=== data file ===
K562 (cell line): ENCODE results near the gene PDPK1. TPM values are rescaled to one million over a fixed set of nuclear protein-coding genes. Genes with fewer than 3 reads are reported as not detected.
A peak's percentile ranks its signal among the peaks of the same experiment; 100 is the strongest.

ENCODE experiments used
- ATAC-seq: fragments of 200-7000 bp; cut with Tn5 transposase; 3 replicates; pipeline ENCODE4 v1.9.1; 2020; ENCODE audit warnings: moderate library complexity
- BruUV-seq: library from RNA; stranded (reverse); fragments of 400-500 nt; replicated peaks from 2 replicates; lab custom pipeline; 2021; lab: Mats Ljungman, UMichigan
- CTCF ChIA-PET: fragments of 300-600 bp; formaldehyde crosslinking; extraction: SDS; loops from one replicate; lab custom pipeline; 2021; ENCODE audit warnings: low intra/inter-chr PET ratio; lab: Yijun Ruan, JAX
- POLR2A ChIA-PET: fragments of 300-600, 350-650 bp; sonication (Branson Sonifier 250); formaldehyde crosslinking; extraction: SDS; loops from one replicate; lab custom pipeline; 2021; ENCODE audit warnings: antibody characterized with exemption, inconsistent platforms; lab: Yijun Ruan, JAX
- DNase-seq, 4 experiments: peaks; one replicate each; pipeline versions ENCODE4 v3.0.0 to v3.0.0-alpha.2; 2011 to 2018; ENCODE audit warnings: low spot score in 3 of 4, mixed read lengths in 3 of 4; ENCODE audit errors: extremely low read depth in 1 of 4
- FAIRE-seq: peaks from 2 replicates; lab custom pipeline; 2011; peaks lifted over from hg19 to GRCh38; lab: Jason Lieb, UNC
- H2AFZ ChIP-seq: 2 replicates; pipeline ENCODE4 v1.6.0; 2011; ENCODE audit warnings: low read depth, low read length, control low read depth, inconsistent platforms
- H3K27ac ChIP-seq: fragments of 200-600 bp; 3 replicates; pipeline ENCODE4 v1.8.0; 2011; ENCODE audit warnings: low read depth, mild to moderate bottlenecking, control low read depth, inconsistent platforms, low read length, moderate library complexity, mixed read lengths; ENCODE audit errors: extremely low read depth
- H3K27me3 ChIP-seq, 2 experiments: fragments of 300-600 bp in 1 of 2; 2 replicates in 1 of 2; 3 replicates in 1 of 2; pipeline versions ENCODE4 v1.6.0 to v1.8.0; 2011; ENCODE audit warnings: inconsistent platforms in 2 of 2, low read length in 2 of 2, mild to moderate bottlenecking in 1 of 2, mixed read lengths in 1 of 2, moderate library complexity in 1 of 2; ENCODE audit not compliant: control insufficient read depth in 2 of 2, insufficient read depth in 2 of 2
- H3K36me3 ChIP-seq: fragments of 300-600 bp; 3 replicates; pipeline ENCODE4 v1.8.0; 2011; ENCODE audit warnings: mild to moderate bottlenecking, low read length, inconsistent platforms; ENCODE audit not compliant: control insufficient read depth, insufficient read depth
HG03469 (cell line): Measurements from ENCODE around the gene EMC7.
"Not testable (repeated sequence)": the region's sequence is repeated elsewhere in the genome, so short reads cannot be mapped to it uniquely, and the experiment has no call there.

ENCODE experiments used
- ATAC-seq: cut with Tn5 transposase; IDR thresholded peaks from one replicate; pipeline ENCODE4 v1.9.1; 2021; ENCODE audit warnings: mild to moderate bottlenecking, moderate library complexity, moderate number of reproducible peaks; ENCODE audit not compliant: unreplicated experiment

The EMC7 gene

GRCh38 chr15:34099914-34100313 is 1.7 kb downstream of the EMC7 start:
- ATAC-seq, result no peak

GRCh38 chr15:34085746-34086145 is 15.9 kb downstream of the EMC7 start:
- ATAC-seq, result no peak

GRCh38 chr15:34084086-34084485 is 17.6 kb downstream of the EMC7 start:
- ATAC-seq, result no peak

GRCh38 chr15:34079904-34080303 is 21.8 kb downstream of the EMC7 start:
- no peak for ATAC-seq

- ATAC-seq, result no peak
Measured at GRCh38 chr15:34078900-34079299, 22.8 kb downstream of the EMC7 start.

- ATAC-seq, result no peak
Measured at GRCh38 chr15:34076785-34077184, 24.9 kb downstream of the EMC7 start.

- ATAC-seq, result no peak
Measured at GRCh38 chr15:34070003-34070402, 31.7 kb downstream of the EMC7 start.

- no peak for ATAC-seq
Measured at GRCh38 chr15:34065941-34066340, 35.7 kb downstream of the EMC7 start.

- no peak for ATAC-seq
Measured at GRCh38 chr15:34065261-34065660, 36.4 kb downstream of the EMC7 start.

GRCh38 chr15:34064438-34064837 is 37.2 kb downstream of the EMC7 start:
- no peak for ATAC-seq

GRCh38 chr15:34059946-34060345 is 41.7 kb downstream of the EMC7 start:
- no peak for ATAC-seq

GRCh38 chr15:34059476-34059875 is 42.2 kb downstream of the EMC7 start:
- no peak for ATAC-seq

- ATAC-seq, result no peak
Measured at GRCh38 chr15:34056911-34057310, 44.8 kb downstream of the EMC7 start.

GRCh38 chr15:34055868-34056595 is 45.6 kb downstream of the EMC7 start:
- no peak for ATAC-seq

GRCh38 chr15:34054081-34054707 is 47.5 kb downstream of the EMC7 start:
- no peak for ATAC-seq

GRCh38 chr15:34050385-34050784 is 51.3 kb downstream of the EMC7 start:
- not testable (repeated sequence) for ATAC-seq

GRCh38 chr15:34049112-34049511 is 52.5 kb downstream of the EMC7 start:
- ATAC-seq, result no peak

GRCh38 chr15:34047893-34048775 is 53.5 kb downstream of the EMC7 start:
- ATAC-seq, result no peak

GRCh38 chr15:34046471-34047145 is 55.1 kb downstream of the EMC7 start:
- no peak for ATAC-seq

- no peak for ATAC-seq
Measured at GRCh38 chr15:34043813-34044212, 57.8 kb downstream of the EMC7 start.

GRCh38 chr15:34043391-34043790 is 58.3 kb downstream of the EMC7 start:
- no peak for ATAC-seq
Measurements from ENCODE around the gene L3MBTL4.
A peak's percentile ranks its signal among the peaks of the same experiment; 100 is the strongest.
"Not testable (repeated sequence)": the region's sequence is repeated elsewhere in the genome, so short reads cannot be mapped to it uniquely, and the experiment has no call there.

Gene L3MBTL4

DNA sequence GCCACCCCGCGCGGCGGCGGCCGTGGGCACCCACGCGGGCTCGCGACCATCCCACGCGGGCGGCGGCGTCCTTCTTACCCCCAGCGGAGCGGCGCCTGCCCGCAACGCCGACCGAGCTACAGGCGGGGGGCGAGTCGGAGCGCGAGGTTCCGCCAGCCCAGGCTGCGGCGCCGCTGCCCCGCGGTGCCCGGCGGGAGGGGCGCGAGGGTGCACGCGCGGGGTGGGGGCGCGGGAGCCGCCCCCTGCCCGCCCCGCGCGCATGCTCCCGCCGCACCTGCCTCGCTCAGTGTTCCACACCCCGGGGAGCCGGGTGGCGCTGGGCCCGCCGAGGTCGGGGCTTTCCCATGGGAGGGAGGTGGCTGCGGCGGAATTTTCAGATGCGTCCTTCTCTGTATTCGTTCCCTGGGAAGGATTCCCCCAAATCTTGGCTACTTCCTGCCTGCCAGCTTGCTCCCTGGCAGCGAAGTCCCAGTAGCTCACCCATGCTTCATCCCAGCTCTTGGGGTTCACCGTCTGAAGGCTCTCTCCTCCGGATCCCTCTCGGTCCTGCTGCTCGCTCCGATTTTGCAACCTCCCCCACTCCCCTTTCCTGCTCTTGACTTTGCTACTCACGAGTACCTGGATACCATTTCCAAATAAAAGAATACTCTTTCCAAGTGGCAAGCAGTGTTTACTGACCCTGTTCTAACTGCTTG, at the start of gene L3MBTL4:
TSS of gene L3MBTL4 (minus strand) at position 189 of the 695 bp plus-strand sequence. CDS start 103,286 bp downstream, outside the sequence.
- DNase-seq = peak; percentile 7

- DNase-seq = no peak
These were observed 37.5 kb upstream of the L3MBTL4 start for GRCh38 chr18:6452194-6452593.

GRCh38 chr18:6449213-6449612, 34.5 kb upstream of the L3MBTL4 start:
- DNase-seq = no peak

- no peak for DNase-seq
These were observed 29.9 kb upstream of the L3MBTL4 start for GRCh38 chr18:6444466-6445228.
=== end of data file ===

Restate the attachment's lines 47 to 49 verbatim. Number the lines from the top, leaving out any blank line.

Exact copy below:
GRCh38 chr15:34054081-34054707 is 47.5 kb downstream of the EMC7 start:
- no peak for ATAC-seq

GRCh38 chr15:34050385-34050784 is 51.3 kb downstream of the EMC7 start: